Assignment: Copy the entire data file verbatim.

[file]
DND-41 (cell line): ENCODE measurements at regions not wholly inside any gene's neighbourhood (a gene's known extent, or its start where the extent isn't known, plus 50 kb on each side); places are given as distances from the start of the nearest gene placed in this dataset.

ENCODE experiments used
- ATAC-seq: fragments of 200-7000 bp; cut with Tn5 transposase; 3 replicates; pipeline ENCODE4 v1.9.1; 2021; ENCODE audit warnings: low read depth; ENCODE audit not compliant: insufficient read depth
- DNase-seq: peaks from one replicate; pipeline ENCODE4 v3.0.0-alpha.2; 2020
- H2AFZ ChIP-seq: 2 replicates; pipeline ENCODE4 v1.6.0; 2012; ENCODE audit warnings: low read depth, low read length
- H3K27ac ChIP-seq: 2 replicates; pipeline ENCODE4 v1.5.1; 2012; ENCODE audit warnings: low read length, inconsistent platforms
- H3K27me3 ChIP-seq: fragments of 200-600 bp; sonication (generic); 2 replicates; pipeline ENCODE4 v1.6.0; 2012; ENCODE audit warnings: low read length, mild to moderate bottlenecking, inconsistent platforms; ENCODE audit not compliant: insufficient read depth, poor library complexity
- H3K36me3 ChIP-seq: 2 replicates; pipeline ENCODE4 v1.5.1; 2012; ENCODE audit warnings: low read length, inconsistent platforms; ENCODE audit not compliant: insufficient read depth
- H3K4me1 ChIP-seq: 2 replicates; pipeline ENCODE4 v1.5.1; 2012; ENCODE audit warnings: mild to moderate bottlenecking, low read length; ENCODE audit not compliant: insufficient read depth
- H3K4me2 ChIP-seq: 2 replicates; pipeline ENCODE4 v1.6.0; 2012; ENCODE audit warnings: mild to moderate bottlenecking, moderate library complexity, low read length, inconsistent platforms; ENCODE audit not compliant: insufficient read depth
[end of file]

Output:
DND-41 (cell line): ENCODE measurements at regions not wholly inside any gene's neighbourhood (a gene's known extent, or its start where the extent isn't known, plus 50 kb on each side); places are given as distances from the start of the nearest gene placed in this dataset.

ENCODE experiments used
- ATAC-seq: fragments of 200-7000 bp; cut with Tn5 transposase; 3 replicates; pipeline ENCODE4 v1.9.1; 2021; ENCODE audit warnings: low read depth; ENCODE audit not compliant: insufficient read depth
- DNase-seq: peaks from one replicate; pipeline ENCODE4 v3.0.0-alpha.2; 2020
- H2AFZ ChIP-seq: 2 replicates; pipeline ENCODE4 v1.6.0; 2012; ENCODE audit warnings: low read depth, low read length
- H3K27ac ChIP-seq: 2 replicates; pipeline ENCODE4 v1.5.1; 2012; ENCODE audit warnings: low read length, inconsistent platforms
- H3K27me3 ChIP-seq: fragments of 200-600 bp; sonication (generic); 2 replicates; pipeline ENCODE4 v1.6.0; 2012; ENCODE audit warnings: low read length, mild to moderate bottlenecking, inconsistent platforms; ENCODE audit not compliant: insufficient read depth, poor library complexity
- H3K36me3 ChIP-seq: 2 replicates; pipeline ENCODE4 v1.5.1; 2012; ENCODE audit warnings: low read length, inconsistent platforms; ENCODE audit not compliant: insufficient read depth
- H3K4me1 ChIP-seq: 2 replicates; pipeline ENCODE4 v1.5.1; 2012; ENCODE audit warnings: mild to moderate bottlenecking, low read length; ENCODE audit not compliant: insufficient read depth
- H3K4me2 ChIP-seq: 2 replicates; pipeline ENCODE4 v1.6.0; 2012; ENCODE audit warnings: mild to moderate bottlenecking, moderate library complexity, low read length, inconsistent platforms; ENCODE audit not compliant: insufficient read depth